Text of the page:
Policy Press, 2013, xiv + 300 pp, 1 44731 125 6, pbk, £24.99, 1 44731 124 9, hbk, £70
From the book:
The structure of the book
Following some notes on terminology and on graphical representation, chapter 1 sets the scene by asking the reader to imagine themselves trying to solve the financial crisis, to imagine some representative people trying to cope with our tax and benefits system, and to imagine themselves creating a tax and benefits system in a country without one. The second chapter offers a historical sketch, because it is helpful to know where we have been before we set off into the future; and chapter 3 discusses existing schemes similar to a Citizen’s Income and also some Citizen’s Income pilot projects. Chapter 4 discusses the changing labour market and the changing family in order to locate our discussion of benefits reform in its context, and asks whether people would be more or less likely to seek paid employment if they were in receipt of a Citizen’s Income; and chapter 5 establishes a set of criteria for a successful benefits system and judges both the current system and a Citizen’s Income against those criteria. Chapter 6 discusses poverty and inequality and asks whether a Citizen’s Income would tackle them; chapter 7 explores the notion of citizenship in order to decide who should receive a Citizen’s Income; chapter 8 asks whether it would be ethical to pay a Citizen’s Income; and chapter 9 explores a variety of political ideologies’ possible responses to a Citizen’s Income in order to discuss whether a Citizen’s Income is ever likely to happen. Chapter 10 asks whether we can afford a Citizen’s Income and discusses funding mechanisms; chapter 11 discusses a variety of other reform options, and some issues not tackled in the rest of the book; and a brief chapter 12 offers a summary argument for a Citizen’s Income. (p.viii)
A review by Professor Bill Jordan
This is a very important contribution to current debates about tax-benefits systems. In his carefully-argued and comprehensive examination of the case for and against Citizen’s Income, Malcolm Torry presents an updated and extended review of the state of play in the UK and worldwide. Even as some developing countries are experimenting with versions of the idea, ours seems as far from doing so as ever, despite its obvious advantages.
We are living through the most recent of a series of missed opportunities for the principle of state payments to all citizens to be accepted. Whereas the others (such as the introduction of contributory National Insurance benefits and National Assistance after the Second World War, and of Family Income Supplements for low earners in 1973) were innovations in income maintenance systems, the present one combines financial and fiscal crisis with the consolidation of means-testing and coercion through ‘Universal Credits’. As Torry points out at the start of the book, ‘money for everyone’ could have been an alternative approach to both the bail-out of the banks and the Duncan Smith reforms
The early chapters of the book set out the processes through which our present mix of universal, contributory and selective benefits was established, how universality as a principle was accepted in the case of Child Benefits, and how a CI scheme might be implemented (for specific groups first, or at a low initial level). There follow four chapters on criteria for a benefits system, demonstrating that CI scores well for coherence and simplicity, adaptability to changing family patterns, supplying incentives, efficiency and dignity, and appropriateness for a flexible labour market.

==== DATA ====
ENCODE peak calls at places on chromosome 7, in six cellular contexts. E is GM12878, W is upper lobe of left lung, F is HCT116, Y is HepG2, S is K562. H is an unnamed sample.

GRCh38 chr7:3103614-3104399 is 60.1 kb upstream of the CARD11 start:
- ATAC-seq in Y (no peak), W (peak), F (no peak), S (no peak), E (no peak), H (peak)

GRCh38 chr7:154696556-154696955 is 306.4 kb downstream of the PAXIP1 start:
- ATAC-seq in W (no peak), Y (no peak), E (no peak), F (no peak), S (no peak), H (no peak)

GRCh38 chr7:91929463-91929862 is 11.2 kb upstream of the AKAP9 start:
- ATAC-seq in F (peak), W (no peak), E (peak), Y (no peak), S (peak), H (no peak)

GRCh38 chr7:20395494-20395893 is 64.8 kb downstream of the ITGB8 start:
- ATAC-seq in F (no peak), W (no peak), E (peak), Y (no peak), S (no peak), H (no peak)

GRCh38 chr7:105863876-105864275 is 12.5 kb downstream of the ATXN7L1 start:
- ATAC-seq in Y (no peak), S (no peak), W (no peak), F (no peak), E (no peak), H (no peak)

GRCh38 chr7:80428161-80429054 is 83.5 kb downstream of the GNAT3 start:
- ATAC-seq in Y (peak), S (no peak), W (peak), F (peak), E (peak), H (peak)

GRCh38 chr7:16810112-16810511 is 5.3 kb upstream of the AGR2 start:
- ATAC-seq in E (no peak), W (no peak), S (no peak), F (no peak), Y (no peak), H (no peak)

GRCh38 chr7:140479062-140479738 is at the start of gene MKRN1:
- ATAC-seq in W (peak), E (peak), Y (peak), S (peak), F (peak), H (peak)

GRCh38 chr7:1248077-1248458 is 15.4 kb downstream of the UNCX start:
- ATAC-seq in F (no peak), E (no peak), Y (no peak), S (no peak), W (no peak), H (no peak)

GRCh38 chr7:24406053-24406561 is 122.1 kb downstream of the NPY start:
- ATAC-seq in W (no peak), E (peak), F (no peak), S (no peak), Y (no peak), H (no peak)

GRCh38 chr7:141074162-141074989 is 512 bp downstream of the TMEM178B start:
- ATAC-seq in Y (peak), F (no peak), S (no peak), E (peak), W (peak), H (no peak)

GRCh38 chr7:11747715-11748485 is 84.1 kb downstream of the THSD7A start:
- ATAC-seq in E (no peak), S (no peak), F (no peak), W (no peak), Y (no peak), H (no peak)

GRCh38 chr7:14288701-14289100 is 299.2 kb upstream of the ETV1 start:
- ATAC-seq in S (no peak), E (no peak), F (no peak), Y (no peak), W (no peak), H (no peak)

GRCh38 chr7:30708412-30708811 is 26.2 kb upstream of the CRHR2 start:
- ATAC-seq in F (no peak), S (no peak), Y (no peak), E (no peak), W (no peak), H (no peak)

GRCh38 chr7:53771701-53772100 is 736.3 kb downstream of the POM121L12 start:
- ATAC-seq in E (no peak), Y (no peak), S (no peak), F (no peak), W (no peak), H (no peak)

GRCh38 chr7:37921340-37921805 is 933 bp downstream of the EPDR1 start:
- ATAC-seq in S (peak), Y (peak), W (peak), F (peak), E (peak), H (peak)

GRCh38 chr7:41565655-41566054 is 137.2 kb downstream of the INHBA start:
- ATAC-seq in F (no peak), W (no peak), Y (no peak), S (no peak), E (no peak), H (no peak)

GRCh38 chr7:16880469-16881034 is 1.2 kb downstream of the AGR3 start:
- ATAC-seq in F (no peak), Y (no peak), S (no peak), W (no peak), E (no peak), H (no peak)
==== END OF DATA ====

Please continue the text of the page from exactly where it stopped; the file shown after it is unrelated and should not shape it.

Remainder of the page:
He analyses with care the issues of work motivation and the responsibilities of citizens raised by the proposal, acknowledging that prejudice and timidity have influenced political responses to the idea, even in the face of strong evidence. For instance, despite the finding from a CI experiment in a district of Namibia that people engaged more in work and education, the government still expressed fears that a wider introduction of the scheme would make people lazy. Yet even in the face of these barriers, CI has continued to gain wider attention.
Above all, these chapters show how what was originally seen as an outrageous idea, espoused by a handful of outsiders, has gradually come to be accepted by a wide range of philosophers, sociologists, political theorists and members of the social policy community. With impressive scholarship, Torry assembles the arguments and research findings by which scoffers and nay-sayers have been converted (or have converted themselves) over the past 40 years.
Finally, he demonstrates that all the major political traditions support goals that would be served by CI – individual enterprise for the New Right, equality and solidarity for Socialists, inclusion for One Nation Conservatives, personal freedom for Liberals, efficiency with justice for Social Democrats, and modernisation for advocates of the Third Way. It could also be introduced in affordable ways. So why is it still marginal to politics in the UK, USA and almost all of Europe?
Although Torry does not say so, the answer seems to be that – with capital in the ascendant over organised labour, and globalisation extending its strategic options – it is the disciplinary role of the state that all political regimes seek to uphold. Instead of improving incentives for work, enterprise and savings, they scrutinise and sanction those with low earning power; instead of enabling family formation, they police parenting; and instead of promoting equality, they divide and rule.
Malcolm Torry’s book shows that the introduction of a CI could be rational, ethical and efficient, if combined with other measures to promote sustainability and the common good. It could also be afforded under several different taxation regimes. Unfortunately, none of this makes it likely to happen, so long as power over societies is exercised for the benefit of the few.